Consider Phlebas

Consider Phlebas

Paperback, 471 pages

Published April 14th 1988 by Orbit


The war raged across the galaxy. Billions had died, billions more were doomed. Moons, planets, the very stars themselves, faced destruction, cold-blooded, brutal, and worse, random. The Idirans fought for their Faith; the Culture for its moral right to exist. Principles were at stake. There could be......more


J.G. Keely

Welcome to another edition of 'Notable Genre Author Fails to Impress Some Guy on the Internet', I'll be your host: some guy.

Like so many highly-lauded authors featured here, Banks has been haunting my shelf for quite some time now. Countless are the times I have passed this book before ......more


And today, mine is going to be unpopular. But remember the

Or maybe I mean false equivalency. Regardless: you are not what you like. If I dislike something you love, I am not disliking

But you may not want to read my review, friends who love this book.

is classic......more


Many discerning readers, even ones who like SF, will reflexively sneer if you say the dreaded words "space opera". One need only think of E.E. Doc Smith, for a long time the unquestioned king of this particular sub-genre. I read

when I was at primary school; like innumerable other geeky......more

mark monday

Consider Iain M. Banks. an unsentimental, often ruthless writer. his characters are provided robust emotional lives and richly detailed backgrounds... all the better to punish the reader when those characters meet their often bleak fates. his narratives are ornate affairs, elaborately designed, full......more


I can't really say much, other than Iain Banks has become my #1 favorite Sci-Fi author. I love the way he fleshes out flawed, believable characters in a Space Opera setting. I'm always surprised by his writing, and that keeps me coming back for more. If you're not into the genre, but want to give it......more

Kevin Kelsey

In my introductory essay on Iain Banks and the Culture,

, I mention that he approached fiction with a certain kind of duality, representing and considering ideologies and viewpoints antagonistic with one another. In Consider Phlebas, his first published novel in the series, he takes this......more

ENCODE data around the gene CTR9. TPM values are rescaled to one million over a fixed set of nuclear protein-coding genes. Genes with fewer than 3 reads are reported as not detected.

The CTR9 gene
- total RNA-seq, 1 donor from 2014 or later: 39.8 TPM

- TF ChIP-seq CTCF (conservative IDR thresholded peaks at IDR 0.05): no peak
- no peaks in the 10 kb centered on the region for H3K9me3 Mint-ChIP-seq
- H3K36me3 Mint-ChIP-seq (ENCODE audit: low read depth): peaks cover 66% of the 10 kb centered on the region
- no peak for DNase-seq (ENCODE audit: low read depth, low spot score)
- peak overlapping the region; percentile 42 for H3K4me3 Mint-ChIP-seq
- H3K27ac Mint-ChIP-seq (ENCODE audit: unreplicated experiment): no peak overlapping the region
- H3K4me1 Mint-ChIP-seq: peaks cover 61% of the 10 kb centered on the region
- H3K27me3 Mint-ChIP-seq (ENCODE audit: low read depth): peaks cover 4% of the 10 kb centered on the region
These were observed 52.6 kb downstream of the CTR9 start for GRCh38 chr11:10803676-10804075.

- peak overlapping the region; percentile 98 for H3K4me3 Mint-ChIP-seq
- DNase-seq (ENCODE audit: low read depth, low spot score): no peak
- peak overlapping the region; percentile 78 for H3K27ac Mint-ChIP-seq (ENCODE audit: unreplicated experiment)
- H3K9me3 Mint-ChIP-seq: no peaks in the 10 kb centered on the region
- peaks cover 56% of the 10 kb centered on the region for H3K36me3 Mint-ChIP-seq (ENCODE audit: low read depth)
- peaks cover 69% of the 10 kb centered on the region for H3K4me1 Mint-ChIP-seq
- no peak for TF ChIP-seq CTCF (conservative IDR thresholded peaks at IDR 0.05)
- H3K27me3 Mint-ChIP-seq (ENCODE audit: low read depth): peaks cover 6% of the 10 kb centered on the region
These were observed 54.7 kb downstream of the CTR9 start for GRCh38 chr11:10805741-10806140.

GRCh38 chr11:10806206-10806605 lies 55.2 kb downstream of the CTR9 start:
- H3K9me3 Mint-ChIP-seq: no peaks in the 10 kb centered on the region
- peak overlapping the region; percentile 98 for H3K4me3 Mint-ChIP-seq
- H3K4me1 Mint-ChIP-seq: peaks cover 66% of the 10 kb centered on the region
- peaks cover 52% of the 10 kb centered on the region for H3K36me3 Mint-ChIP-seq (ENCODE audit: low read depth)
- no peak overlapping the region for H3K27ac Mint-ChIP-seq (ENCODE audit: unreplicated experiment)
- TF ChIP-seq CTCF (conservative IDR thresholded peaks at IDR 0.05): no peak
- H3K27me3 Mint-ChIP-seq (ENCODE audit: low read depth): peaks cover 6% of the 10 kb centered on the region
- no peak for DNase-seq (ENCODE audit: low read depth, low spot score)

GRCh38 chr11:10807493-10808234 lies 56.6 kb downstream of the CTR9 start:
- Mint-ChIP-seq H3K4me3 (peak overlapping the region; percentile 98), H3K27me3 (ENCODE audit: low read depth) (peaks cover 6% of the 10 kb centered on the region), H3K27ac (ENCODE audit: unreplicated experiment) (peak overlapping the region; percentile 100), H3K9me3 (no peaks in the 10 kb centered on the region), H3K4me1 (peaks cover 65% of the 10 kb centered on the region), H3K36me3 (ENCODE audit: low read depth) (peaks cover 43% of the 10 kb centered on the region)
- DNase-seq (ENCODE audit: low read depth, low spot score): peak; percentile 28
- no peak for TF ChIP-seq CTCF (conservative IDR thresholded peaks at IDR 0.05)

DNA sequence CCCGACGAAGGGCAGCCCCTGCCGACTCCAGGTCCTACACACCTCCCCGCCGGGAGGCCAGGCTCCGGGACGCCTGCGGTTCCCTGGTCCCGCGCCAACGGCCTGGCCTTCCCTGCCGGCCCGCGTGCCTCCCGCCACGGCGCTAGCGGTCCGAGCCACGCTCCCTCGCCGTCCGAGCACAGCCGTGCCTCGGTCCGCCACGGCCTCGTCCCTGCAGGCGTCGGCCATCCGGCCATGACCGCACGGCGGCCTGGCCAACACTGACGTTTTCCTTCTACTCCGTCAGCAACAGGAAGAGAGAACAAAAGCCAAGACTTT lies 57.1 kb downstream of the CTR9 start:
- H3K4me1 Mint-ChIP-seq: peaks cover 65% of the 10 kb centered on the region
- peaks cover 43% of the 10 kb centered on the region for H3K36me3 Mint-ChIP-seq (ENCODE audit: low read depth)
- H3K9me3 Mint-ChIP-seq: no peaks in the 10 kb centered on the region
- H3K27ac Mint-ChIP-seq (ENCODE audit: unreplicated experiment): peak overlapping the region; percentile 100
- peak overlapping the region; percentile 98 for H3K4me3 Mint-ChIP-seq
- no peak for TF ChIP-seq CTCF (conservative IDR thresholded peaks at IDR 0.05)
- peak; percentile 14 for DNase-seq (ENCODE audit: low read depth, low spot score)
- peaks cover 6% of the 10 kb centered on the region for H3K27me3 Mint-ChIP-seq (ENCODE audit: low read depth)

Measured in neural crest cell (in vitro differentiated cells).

Mario the lone bookwolf

There are some motives and ideas that pop up in all of Banks' works. In this, his first culture novel, I want to mention some of them.

His background in philosophy and psychology enabled him to combine Sci-Fi with really deep criticism regarding the human past, presence and f......more


Two stars is about right.

Voltaire said something like "the best is the enemy of the good" (okay, he actually said

). But what is really annoying is that the

is more disappointing than the


Banks clearly has a great deal of imagination. If ......more


This is the second Culture book I read but the first one Iain M. Banks wrote. One of us did something wrong, because I liked The Player of Games a

more, and yet my reasons for not liking Consider Phlebas are almost all about what the book isn't.

It isn't about the Culture, fo......more


It’s not you, it’s me.

I’ve got to watch out for space operas. I will either buy in early or … I just won’t. And then I’m staring at 400 pages of … ehh.

It’s too bad, I really liked the idea and Banks’ writing seemed inspired. There was a cool interstellar culture called … The ......more

About the author(Iain M. Banks)

Iain M. Banks is a pseudonym of

which he used to publish his Science Fiction.

Banks's father was an officer in the Admiralty and his mother was once a professional ice skater. Iain Banks was educated at the University of Stirling where he studied English Literature, Philosoph......more

Read More From Iain M. Banks

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